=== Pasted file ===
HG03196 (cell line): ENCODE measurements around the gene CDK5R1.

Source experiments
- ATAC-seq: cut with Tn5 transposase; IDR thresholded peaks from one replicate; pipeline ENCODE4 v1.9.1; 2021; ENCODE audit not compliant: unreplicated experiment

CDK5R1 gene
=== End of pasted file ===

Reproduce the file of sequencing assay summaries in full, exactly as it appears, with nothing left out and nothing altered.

HG03196 (cell line): ENCODE measurements around the gene CDK5R1.

Source experiments
- ATAC-seq: cut with Tn5 transposase; IDR thresholded peaks from one replicate; pipeline ENCODE4 v1.9.1; 2021; ENCODE audit not compliant: unreplicated experiment

CDK5R1 gene